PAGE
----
ACSILs demands an apology for annexation of Ryukyu, calling it a “Violation of International Law”
On February 3, Yasukatus Matsushima, the delegate of ACSILs, handed the request to Shunji Yamada, Senior Coordinator at the Okinawa Office of Ministry of Foreign Affairs of Japan in Naha.
February 4, 2015 Ryukyu Shimpo
Yasukatsu Matsushima and three co-leaders of the Association of Comprehensive Studies for Independence of the Lew Chewans (ACSILs) visited Senior Coordinator Shunji Yamada at the Okinawa Office of Ministry of Foreign Affairs of Japan. They protested that the forced annexation of the independent nation of the Ryukyu Kingdom by Yamato (Japan) is an obvious violation of international law.
The group demanded from the Japanese government an apology and “immediate cessation of the colonization of Ryukyu.” The delegates also requested retrocession of the original copies of three treaties between Ryukyu Kingdom and the United States, France, and the Netherlands, signed with each country during the 1850s.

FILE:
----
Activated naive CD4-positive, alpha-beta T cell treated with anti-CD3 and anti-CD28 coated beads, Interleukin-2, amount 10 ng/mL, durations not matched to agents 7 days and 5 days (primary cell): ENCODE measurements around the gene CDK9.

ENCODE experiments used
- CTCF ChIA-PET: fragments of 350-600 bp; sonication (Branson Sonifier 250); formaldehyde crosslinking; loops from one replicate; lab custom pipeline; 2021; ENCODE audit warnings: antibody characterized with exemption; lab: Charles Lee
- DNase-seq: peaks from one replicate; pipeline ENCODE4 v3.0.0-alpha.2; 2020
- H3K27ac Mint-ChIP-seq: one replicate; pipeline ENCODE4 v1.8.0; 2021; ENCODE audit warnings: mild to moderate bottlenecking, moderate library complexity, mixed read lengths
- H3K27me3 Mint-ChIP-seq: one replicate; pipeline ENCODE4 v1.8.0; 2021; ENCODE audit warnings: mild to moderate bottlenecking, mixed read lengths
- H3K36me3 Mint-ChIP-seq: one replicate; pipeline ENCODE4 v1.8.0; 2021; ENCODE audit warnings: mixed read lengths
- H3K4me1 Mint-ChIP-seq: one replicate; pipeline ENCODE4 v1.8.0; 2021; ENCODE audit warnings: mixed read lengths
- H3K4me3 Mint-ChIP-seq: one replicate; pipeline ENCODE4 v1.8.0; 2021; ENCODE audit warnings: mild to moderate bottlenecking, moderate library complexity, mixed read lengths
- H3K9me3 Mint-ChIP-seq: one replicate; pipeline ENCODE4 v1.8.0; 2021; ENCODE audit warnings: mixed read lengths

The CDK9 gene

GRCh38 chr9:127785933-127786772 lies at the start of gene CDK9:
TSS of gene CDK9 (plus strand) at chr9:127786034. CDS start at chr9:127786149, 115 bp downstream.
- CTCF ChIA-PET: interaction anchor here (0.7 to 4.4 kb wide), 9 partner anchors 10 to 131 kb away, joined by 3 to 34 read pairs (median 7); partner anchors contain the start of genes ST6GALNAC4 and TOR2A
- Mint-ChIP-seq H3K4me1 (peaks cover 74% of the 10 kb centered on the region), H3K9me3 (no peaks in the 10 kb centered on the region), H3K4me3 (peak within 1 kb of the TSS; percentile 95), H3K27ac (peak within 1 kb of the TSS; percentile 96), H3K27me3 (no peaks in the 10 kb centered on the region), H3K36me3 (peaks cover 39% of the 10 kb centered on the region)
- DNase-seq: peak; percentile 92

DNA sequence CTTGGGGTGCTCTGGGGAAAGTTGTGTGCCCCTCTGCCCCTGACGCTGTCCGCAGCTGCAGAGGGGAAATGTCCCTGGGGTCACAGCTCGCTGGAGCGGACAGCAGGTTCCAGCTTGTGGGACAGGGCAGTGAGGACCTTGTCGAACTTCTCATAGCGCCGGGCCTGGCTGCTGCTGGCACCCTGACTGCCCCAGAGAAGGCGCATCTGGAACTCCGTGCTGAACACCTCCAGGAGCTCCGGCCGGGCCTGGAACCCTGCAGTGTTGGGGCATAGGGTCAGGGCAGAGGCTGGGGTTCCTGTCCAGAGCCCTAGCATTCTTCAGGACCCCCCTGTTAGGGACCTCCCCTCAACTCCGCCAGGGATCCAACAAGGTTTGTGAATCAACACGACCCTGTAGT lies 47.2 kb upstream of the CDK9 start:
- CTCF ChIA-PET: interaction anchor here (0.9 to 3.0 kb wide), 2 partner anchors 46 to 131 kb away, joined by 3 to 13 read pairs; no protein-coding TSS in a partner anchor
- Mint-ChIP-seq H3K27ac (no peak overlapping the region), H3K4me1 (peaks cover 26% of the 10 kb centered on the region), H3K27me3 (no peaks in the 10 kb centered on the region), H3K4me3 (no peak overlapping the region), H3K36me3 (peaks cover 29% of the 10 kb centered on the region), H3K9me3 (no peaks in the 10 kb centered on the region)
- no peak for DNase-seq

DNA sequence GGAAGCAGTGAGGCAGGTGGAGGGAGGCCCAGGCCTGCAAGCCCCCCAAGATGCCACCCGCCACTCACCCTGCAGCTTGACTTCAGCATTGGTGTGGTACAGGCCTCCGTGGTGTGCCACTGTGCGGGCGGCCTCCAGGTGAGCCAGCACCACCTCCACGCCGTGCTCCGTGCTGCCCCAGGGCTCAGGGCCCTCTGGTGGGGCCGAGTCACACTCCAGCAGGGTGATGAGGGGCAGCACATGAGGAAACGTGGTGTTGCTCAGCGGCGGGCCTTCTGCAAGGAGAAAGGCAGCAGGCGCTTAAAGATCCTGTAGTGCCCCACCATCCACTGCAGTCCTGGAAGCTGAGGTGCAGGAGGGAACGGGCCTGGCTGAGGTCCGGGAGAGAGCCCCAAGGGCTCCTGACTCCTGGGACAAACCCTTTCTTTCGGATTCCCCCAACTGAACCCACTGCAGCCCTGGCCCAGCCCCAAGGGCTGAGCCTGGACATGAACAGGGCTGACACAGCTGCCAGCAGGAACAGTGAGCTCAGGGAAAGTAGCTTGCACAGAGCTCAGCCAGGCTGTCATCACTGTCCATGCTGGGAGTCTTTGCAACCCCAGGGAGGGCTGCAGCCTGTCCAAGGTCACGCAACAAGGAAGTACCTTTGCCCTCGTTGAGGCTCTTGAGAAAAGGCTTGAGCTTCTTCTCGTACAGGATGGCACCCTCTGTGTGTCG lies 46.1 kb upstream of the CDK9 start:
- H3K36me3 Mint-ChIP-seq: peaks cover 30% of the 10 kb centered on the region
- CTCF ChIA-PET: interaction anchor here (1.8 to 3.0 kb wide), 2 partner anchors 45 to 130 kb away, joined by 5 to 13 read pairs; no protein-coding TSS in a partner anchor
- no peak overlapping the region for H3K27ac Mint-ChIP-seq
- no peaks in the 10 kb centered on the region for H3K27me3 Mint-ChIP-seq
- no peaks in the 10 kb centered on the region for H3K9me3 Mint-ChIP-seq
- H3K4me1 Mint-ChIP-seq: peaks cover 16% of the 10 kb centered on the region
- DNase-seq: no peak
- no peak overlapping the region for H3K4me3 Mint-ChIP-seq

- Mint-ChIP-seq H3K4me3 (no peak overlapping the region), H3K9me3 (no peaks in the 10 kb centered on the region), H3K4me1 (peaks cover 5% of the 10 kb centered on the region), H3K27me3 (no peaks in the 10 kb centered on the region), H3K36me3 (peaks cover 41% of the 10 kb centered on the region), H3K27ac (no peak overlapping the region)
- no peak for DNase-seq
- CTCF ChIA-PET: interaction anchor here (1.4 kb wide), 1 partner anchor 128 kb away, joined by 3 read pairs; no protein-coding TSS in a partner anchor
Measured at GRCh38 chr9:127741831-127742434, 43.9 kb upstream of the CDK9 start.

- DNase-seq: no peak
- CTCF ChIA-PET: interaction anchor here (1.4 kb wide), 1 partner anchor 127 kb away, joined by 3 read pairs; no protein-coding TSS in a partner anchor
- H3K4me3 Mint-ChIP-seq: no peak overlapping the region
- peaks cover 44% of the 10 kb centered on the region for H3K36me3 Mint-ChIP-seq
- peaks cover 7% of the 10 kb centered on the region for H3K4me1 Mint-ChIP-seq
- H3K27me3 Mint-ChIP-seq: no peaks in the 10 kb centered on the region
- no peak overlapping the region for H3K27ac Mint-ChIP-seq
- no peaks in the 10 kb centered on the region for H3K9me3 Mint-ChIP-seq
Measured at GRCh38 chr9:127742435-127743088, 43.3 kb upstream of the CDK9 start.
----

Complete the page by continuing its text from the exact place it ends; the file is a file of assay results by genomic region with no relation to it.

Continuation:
The Diplomatic Archives of the Ministry of Foreign Affairs of Japan is currently holding the treaties. The group members stated that these treaties were disregarded in the forced annexation of the Ryukyu Kingdom.
This is ACSILs’ first direct action taken against a government-related agency. Matsushima and co-leaders argue that Ryukyu was a sovereign nation at the time of annexation of the kingdom or the so called Ryukyu disposal in 1879, on the ground of the three treaties. The delegates further argue the “forced annexation” is a failing of article 51 under the Vienna Convention that forbids “Coercion of a Representative of a State.”
Matsushima and co-leaders also requested immediate cessation and cancellation of construction of a new military base in Henoko and helipads in Takae, Higashi. They argued that imposing an unreasonable U.S. base-hosting burden on Okinawa is discrimination against Ryukyuan people. The delegates plan to mail the request document to President Barack Obama.
They will also mail a letter to ask the Okinawa Prefectural Government and the Prefectural Board of Education to create and expand opportunities to teach Ryukyuan history, nature, and language for students.
Matsushima and co-leaders held a press conference after the protest. They announced the delegates appeal to the United Nations to help them raise their voice against discrimination toward the Ryukyu, in collaboration with the indigenous people of Chamorro in Guam.